The FT, The Economist, and the NY Times have all run articles pondering whether the Euro might end; here is another typical account. If so, how would the end come? Would Italy pull out to keep excess budget deficits? Would Germany pull out on the belief that it would do better with its own monetary policy? Might a "sound money country" pull out if the other members seek Euro inflation to stimulate their economies?
The arbitrage dynamics are tricky. The Euro was introduced slowly and with a competent marketing and information campaign. In contrast the end would come quickly and in a less cooperative setting. Imagine a major European nation announcing that its citizens had six months to reconvert Euros back into a national currency. How would the government know what the conversion rate should be? Set the rate too high and a wrenching deflation will be required.
People had a good idea what the Euro would be worth but the road back would involve much more uncertainty. I don’t even know if a resurrected deutschmark would be a stronger currency than the Euro (I can, however, give you my guess on the lira). And wouldn’t either everyone in Europe, or no one, wish to cash in to the new currency right away, depending on the conversion rate and the associated degree of credibility? Don’t currency substitution models, and all their tricky implications (it becomes very difficult to control prices), come into play? Might short-term interest rates go whacky? What would be the domino effect on, say, Polish asset values?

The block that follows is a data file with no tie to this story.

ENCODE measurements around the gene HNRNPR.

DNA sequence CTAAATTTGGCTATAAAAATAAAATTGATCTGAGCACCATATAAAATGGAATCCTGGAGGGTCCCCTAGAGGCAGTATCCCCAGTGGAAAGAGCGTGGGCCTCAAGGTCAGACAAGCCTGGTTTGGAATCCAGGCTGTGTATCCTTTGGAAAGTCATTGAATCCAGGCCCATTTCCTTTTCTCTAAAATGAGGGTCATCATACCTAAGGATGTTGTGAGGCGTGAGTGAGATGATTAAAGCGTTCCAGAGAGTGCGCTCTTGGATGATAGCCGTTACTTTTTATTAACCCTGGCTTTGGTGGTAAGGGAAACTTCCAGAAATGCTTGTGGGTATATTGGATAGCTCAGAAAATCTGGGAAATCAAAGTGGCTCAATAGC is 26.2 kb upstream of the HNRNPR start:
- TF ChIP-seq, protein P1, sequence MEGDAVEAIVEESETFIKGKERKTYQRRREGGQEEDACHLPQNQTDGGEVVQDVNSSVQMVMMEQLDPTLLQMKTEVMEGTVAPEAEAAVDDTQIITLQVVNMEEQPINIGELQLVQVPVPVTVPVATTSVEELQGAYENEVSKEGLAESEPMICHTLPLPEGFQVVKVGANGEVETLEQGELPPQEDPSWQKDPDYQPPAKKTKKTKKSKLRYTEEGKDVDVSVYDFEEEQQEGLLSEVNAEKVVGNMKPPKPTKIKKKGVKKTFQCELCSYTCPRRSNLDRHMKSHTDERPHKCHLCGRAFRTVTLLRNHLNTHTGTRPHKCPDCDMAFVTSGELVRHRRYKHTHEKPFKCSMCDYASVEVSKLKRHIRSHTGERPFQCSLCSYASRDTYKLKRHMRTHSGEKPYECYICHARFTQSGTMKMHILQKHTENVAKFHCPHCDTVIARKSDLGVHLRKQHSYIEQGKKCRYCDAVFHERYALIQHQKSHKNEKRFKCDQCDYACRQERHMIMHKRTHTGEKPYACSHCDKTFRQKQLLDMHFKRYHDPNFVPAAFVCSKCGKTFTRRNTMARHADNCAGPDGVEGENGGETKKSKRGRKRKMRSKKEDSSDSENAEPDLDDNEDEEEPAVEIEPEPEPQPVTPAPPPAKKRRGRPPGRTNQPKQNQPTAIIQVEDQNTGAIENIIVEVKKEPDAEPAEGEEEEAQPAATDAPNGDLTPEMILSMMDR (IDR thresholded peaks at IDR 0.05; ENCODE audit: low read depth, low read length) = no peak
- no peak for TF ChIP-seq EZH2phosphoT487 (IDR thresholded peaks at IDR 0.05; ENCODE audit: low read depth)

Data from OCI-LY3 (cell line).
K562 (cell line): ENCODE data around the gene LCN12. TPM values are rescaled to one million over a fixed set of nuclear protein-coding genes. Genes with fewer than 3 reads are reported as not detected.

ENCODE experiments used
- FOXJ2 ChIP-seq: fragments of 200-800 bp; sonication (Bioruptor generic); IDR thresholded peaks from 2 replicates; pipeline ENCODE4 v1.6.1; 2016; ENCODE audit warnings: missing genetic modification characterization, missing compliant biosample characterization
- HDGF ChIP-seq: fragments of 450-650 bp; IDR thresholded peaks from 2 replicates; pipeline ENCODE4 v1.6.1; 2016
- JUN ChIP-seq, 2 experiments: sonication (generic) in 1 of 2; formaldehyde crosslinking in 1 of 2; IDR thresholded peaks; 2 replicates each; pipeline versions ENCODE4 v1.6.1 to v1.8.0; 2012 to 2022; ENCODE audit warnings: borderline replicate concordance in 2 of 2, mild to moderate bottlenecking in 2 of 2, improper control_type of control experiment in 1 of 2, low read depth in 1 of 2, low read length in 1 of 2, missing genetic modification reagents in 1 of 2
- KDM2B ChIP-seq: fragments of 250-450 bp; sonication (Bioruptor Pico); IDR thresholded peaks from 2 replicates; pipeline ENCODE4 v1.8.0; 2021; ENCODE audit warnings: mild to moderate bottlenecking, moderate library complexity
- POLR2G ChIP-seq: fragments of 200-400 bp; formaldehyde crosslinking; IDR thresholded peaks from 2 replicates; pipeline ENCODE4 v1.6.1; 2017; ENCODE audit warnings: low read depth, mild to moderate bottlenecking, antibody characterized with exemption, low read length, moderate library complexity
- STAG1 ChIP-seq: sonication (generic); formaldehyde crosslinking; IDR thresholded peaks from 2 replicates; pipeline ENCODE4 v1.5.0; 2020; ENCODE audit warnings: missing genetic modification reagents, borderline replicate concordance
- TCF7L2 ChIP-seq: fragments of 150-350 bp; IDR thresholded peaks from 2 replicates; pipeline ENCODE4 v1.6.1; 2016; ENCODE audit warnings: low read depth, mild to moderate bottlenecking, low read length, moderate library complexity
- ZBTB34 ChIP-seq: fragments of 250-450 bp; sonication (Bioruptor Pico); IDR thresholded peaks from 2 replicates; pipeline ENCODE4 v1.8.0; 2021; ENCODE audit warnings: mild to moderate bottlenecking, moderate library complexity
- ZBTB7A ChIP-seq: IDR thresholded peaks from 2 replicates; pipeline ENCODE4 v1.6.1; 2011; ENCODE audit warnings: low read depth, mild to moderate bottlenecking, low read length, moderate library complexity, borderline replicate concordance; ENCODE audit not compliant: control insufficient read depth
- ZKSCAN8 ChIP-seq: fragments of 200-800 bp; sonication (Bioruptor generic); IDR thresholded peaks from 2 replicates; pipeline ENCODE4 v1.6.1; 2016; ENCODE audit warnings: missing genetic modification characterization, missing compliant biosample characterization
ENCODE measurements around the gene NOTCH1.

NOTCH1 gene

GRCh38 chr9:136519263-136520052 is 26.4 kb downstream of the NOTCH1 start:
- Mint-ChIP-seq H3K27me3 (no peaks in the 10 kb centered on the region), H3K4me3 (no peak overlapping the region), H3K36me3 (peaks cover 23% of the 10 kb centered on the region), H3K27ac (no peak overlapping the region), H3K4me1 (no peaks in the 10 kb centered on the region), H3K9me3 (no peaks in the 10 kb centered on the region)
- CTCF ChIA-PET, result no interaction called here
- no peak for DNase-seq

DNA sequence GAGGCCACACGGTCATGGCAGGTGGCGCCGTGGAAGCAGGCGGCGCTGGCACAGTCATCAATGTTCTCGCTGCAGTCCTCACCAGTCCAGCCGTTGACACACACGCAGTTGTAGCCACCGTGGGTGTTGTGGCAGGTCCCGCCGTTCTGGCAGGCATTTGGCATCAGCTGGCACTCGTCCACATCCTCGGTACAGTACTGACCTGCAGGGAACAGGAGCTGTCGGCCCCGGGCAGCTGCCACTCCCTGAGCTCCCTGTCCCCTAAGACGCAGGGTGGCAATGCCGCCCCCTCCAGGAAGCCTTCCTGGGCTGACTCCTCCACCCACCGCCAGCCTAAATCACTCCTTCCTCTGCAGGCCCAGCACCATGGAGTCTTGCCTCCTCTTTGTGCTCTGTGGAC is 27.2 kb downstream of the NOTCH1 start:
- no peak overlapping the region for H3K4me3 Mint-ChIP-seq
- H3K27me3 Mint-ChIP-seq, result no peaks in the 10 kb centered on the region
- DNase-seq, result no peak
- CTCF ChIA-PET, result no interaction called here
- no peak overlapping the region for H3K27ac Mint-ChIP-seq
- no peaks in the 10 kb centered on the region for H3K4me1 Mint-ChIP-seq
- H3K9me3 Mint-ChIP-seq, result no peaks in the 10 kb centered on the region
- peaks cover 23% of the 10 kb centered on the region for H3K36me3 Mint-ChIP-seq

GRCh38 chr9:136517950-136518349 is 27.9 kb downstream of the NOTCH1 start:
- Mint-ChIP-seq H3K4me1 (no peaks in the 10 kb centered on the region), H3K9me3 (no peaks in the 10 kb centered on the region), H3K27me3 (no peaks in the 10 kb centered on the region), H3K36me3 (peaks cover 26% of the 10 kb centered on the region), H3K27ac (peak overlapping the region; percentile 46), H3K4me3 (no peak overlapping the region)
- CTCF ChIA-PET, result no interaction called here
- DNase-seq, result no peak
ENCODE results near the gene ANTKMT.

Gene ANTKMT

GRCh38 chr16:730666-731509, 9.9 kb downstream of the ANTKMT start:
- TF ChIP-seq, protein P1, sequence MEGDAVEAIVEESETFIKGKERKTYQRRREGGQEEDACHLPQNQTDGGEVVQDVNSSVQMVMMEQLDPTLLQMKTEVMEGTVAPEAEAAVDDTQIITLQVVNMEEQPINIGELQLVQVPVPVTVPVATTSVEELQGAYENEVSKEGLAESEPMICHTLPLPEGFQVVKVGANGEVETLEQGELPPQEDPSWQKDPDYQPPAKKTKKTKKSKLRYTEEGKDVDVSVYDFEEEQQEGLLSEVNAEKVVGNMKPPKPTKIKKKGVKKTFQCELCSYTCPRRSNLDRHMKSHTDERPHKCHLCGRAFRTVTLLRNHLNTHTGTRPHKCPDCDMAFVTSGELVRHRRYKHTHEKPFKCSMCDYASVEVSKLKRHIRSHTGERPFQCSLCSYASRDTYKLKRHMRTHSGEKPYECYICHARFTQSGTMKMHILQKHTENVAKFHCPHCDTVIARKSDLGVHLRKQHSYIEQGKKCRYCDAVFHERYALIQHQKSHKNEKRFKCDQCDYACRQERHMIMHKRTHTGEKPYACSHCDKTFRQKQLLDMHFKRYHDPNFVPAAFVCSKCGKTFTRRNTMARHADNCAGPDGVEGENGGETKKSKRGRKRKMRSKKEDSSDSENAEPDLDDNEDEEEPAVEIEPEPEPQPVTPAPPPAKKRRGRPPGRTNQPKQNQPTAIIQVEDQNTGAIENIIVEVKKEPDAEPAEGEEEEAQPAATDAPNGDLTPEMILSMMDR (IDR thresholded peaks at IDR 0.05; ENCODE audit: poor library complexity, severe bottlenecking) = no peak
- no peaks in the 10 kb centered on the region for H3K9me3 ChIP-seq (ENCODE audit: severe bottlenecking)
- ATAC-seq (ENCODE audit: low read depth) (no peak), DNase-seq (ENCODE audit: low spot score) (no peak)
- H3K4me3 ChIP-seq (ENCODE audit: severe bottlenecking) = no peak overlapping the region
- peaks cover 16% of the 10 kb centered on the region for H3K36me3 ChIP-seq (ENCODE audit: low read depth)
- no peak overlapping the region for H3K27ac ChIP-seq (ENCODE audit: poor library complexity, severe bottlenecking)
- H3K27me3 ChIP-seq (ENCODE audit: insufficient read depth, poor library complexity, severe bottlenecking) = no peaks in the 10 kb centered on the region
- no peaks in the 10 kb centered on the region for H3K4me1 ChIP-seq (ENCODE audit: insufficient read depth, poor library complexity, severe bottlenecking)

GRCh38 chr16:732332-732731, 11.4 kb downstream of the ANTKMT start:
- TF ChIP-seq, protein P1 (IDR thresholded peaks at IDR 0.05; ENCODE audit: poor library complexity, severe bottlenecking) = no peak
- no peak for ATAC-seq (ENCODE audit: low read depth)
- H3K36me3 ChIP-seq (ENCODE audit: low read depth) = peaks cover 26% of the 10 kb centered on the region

I’ve never been a huge fan of the Euro, but these are scary questions. It would be ironic if the strongest argument against the Euro was simply the eventual need to dissolve it.